I guess I'm wondering if there's any evidence for charters actually hurting public systems. It doesn't seem like it would be an issue in our community because our schools are so strong (people move here for the schools), but maybe there is evidence for harm in other less robust systems? Our school system is small, with only 3 main high schools (and then the two alternative high schools, one charter vocational, and the other is the system's high school for troubled kids and not actually a charter as I thought). We don't have any magnets like some larger systems do, but our schools offer tons of advanced and AP courses across the board in high school, and dual language and immersion programs (Spanish and Mandarin) in elementary school. 


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#12 of 124 Old 01-30-2012, 06:10 PM
 
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I really didn't know there was as much opposition to charter schools as I'm hearing. I know that some people think they are the answer to all our public education problems which I think is probably short-sighted, but I just didn't realize that some people are opposed to the idea of charter schools in general. Many of the comments I've read are from people I generally consider to be thorough and thoughtful. I'm having a little trouble wrapping my head around the general opposition and wondering what I'm missing. I'm wondering if it's just the for-profit company behind the school, or if people who are opposed to charter schools think they are hurting the public schools, or if it's that people opposed might be offended that other people in the community feel like OUR school system isn't good enough and we need a charter school to solve our achievement gap (again, well above state average scores for white students and merely above state average for AA/Latino), or a combination of the above and other factors, too.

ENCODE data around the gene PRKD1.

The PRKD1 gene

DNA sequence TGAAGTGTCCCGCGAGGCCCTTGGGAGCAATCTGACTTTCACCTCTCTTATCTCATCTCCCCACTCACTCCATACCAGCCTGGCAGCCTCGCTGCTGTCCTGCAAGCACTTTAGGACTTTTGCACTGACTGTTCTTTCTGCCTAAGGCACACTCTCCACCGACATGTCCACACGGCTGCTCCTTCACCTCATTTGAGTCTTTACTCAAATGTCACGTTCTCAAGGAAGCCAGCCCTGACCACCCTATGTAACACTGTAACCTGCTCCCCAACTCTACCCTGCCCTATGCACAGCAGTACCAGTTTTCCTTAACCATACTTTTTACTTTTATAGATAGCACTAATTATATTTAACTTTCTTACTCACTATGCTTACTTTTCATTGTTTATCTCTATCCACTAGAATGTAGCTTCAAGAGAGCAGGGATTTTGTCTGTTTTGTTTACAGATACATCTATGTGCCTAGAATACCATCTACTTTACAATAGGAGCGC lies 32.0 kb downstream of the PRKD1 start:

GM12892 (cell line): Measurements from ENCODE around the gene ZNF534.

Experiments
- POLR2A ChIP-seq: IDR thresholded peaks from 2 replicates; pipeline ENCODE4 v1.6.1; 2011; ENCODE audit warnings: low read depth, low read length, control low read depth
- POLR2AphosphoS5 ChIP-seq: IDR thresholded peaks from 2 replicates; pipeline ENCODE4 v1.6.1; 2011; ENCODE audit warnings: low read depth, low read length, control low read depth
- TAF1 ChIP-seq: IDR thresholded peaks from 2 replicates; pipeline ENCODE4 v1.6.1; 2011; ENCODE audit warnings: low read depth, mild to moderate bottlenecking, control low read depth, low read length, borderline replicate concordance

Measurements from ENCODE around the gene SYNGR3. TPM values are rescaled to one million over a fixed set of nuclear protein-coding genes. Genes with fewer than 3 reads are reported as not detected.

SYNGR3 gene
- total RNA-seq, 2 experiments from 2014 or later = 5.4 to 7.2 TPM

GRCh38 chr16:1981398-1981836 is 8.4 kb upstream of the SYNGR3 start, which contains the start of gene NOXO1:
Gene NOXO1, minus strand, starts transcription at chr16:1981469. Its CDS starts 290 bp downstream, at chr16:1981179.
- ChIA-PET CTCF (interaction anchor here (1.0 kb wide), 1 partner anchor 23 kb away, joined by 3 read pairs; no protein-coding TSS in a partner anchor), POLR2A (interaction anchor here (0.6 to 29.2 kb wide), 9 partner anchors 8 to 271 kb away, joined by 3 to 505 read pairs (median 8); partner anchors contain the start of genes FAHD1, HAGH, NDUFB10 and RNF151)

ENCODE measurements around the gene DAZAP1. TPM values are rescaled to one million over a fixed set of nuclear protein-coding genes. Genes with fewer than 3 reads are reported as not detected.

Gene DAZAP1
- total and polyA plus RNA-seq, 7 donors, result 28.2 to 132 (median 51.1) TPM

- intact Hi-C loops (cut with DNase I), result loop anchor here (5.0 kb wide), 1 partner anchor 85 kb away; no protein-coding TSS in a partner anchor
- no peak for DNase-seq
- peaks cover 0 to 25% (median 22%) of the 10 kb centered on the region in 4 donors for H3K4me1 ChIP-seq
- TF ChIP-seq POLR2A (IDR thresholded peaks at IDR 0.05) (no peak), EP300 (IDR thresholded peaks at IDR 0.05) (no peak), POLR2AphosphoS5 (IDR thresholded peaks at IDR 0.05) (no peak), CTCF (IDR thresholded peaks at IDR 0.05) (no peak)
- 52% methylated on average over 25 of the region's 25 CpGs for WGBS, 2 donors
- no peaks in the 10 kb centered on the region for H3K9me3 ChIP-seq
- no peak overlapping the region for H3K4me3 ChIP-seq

personally I feel you should research what is happening in other area and WHY others feel the way they do

 

from what has happened in my state - NO WAY, NO HOW!

 

I don't think it "helps" the public schools- I have seen nothing to suggest that it does- does it hurt it---sure does here! Main reason- so many think it is the answer they can't grasp that it might not be.